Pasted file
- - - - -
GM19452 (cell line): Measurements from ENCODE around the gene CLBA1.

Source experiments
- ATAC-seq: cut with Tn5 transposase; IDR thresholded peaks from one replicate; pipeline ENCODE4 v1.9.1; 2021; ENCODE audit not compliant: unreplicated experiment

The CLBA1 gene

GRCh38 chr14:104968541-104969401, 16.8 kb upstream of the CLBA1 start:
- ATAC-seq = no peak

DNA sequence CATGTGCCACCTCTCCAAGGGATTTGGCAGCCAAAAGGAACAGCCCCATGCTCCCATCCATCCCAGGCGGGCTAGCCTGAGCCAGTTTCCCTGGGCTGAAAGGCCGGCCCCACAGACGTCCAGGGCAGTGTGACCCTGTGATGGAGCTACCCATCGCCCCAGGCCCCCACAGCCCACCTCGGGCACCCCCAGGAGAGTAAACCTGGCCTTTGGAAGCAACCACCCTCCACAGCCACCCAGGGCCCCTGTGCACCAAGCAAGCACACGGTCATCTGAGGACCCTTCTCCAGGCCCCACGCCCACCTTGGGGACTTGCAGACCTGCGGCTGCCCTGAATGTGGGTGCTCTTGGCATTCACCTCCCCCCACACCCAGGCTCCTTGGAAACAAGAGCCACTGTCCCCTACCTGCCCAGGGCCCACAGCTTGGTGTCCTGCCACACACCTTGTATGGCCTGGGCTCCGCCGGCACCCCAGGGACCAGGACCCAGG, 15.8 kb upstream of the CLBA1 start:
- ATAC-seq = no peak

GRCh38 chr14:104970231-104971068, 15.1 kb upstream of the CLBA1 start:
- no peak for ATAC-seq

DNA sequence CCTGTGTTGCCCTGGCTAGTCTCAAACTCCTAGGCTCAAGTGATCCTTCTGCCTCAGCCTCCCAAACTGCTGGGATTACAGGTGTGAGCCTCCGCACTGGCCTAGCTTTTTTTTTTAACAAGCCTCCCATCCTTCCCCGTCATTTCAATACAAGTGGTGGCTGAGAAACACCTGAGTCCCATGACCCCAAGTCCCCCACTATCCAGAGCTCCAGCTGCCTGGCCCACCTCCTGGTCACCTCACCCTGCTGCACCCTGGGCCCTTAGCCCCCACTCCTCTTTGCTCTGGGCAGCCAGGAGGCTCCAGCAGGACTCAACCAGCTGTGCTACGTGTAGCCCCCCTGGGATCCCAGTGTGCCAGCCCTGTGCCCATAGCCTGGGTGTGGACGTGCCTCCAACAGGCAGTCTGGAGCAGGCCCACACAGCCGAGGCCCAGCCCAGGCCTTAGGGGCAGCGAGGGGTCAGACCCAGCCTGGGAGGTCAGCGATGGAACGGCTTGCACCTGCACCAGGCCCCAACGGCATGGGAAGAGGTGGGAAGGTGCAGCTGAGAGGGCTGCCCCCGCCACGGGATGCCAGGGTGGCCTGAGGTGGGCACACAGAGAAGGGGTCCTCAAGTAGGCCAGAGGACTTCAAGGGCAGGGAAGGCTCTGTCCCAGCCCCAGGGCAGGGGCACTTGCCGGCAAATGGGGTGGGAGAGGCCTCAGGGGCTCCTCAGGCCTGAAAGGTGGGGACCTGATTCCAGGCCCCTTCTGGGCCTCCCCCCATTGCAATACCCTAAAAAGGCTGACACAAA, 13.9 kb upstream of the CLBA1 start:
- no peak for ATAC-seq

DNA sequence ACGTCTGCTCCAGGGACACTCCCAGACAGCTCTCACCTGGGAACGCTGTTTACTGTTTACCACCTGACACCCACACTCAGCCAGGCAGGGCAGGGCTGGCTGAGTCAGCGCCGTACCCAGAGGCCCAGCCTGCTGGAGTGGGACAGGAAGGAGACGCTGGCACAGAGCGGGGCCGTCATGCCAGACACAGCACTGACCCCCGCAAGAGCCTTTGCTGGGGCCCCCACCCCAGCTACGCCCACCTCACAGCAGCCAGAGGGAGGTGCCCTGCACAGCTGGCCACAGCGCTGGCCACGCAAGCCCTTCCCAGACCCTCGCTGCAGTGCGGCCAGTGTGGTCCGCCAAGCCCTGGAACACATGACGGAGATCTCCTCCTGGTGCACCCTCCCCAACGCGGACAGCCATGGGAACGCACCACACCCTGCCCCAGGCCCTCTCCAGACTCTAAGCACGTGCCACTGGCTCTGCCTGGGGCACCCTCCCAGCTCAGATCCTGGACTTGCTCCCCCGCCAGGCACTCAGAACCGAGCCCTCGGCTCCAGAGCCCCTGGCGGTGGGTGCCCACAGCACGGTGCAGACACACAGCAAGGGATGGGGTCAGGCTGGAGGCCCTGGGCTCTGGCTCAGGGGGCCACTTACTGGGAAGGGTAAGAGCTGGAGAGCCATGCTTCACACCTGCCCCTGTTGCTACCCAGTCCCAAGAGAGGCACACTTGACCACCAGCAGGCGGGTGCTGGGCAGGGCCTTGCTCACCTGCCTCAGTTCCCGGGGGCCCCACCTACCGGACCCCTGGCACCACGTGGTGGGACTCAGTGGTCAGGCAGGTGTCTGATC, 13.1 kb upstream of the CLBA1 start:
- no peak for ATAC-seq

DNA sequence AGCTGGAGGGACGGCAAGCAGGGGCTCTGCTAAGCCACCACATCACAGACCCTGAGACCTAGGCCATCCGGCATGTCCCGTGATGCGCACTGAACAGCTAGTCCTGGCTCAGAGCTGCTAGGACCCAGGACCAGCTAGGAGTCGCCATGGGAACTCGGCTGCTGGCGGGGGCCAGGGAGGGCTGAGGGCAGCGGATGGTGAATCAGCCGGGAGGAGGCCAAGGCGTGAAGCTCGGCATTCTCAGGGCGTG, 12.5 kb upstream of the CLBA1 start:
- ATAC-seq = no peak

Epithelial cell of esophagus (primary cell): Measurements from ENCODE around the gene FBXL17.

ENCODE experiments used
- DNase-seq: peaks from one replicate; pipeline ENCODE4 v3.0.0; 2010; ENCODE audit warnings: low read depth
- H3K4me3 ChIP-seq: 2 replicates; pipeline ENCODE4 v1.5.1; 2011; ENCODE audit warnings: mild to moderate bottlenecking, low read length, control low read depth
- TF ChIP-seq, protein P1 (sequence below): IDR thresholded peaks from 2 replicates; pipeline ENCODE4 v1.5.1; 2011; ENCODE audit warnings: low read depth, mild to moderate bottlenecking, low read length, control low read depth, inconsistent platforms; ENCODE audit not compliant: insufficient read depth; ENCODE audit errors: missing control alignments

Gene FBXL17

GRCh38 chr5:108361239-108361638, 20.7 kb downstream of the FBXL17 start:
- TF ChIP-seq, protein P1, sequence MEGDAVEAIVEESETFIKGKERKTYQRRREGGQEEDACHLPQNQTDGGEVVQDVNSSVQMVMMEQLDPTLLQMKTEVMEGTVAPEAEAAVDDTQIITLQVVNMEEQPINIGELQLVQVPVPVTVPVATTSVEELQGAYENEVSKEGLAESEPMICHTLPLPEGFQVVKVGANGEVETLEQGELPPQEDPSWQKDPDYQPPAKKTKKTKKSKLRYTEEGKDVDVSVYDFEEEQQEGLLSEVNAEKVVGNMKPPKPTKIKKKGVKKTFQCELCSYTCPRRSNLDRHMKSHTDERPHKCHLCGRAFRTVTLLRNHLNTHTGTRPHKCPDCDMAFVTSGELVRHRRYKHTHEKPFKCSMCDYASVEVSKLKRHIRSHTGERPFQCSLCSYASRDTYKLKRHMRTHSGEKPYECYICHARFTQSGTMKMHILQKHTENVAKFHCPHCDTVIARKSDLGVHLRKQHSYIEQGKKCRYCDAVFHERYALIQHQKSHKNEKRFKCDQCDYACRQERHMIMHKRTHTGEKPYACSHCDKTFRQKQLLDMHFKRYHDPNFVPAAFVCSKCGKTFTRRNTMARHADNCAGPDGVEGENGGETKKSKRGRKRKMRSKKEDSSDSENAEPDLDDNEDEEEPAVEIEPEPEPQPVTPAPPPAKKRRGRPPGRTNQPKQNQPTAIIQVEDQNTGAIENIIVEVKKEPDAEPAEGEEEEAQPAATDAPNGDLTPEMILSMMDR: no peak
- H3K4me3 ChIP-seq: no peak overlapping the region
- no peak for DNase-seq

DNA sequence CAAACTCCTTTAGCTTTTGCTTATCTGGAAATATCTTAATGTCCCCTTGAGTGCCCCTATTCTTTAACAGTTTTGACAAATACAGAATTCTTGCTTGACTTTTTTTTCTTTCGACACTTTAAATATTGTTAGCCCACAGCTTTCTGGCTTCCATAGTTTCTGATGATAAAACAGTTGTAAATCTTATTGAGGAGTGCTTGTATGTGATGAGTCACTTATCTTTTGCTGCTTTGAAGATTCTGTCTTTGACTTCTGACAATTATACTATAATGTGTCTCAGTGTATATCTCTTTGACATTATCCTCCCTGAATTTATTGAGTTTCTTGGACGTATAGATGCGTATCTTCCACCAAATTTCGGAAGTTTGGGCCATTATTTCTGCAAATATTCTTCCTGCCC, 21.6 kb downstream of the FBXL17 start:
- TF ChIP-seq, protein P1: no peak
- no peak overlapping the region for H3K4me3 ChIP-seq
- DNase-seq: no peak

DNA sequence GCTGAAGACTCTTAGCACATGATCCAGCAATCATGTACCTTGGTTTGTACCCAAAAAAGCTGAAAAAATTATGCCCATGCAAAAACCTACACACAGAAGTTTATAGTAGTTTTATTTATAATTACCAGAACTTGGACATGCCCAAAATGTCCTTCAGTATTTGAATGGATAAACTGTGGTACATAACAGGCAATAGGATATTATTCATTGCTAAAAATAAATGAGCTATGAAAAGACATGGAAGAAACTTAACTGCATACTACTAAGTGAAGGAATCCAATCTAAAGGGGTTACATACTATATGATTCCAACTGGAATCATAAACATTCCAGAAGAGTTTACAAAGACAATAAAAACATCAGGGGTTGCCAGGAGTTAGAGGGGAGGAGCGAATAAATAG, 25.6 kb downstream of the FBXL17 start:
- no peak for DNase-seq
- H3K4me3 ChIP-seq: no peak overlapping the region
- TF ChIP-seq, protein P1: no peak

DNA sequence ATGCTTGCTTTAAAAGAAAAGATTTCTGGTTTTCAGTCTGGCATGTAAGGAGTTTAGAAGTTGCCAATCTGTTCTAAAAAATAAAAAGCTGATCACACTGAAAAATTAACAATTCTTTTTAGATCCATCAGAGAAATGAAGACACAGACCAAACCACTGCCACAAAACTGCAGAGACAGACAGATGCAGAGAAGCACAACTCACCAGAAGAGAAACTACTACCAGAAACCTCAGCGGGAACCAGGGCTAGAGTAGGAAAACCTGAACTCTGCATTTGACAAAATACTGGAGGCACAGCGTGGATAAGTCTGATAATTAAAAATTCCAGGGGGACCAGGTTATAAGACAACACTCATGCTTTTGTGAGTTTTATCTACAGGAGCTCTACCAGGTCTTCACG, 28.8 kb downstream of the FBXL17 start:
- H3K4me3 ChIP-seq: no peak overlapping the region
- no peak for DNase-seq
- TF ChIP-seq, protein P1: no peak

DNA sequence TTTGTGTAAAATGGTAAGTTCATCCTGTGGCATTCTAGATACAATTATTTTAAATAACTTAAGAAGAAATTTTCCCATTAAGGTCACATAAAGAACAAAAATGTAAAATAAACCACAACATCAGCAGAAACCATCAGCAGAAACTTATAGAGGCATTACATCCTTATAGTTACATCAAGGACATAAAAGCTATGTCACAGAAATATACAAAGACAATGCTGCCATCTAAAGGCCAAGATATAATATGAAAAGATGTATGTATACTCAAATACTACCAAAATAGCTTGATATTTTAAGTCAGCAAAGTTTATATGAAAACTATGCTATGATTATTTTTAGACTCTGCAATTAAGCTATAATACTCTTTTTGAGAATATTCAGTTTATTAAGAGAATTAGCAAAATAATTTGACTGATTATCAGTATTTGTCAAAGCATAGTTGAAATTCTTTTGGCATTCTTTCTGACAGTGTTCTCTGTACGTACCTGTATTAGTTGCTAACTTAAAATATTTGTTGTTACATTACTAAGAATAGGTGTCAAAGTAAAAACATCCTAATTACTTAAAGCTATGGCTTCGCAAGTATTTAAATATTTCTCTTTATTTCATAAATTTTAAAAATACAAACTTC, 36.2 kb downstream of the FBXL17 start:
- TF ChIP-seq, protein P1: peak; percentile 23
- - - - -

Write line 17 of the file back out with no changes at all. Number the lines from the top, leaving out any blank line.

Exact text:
Epithelial cell of esophagus (primary cell): Measurements from ENCODE around the gene FBXL17.